Voltz, however, plans to continue to play a large role off the field for his Badger teammates.

“I made it clear I’m going to remain a big part of the program,” he said. “My role is just going to shift from playing to helping out in other ways.”

Voltz said he expects his role to be similar to what it was this past spring: helping out in the weight room, being a mentor for younger players and offering his own insight in practice and in games.

“The way football is played nowadays and what defenses are running, the mental side is such a big part,” he said. “Just having an extra set of eyes at practice and games is a huge asset to the group.”

Chryst said Voltz will “bring a lot at a different capacity.” Voltz’s three years of starting and his daily preparation on and off the field assure Chryst that Voltz will still remain impactful to the team. 

“You’re confident he’s going to contribute in a big way,” Chryst said.

Voltz still has three semesters to go to finish his master’s degree in kinesiology.

“Continuing my education and continuing to be a part of this program for the next two seasons is something that is super exciting for me,” Voltz said.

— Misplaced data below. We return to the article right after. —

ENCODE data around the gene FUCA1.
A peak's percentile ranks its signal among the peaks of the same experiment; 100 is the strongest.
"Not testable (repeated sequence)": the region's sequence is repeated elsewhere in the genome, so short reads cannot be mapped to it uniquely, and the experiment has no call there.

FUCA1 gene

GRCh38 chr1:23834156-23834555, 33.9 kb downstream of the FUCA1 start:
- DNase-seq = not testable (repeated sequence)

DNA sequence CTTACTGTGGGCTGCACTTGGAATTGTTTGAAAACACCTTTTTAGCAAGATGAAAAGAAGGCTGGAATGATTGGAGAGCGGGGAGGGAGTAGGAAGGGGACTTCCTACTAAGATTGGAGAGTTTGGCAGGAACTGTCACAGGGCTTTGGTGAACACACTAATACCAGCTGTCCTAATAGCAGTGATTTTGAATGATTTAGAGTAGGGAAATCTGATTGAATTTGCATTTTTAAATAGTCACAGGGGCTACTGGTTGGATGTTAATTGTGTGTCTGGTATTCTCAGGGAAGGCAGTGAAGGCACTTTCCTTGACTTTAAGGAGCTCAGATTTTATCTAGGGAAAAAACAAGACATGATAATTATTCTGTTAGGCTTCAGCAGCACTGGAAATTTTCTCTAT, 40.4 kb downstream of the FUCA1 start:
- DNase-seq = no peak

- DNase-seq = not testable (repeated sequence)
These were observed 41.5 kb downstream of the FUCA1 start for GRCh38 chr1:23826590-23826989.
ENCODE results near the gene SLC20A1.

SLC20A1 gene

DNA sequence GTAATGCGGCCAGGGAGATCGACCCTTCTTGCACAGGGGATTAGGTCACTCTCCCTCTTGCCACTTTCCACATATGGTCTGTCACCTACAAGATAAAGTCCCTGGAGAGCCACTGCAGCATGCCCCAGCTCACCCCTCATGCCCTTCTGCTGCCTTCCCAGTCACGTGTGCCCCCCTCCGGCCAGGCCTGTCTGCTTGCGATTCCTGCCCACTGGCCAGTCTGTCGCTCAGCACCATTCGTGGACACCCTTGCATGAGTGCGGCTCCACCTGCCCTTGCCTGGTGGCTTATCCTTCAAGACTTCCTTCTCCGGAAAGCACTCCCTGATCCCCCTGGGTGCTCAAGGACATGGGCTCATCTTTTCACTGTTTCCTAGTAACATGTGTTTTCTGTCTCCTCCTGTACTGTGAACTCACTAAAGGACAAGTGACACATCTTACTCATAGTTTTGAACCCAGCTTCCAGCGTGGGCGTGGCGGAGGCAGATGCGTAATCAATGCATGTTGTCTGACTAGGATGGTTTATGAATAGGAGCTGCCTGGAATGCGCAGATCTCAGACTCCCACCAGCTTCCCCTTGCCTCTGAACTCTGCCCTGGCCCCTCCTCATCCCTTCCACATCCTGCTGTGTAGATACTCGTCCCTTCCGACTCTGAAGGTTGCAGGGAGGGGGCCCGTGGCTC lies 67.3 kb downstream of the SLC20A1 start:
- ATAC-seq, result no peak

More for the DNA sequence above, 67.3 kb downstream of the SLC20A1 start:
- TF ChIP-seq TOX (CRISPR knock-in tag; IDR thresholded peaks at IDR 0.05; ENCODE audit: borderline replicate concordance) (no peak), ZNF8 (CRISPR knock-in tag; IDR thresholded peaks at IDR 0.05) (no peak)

Chryst believes Voltz could easily transition into the strength training or coaching component of the game.

Going into the 2016 season, Chryst expects Micah Kapoi to take over as starting left guard. Deiter, as stated, will be the starting center. Voltz offered advice to the redshirt sophomore.

“He’s obviously taken over the center role and he’s growing into one of the most experienced guys one of the best players,” Voltz said. “The next step is to be that leader, be that consistent player that guys can rally around him.”

Of Voltz’s future plans, he said, “I look forward to being healthy and having a productive life after football.”

Photo Courtesy of UW Athletics. 

Photo taken by Margaret Naczek, SST.

Wisconsin football: Depth chart 1.0 for LSU

With the rest of Wisconsin’s fall camp closed to the media, here’s what our staff believes will be the team’s depth chart heading into Lambeau Field. Please note this can change with injuries; this is our first projection for each position.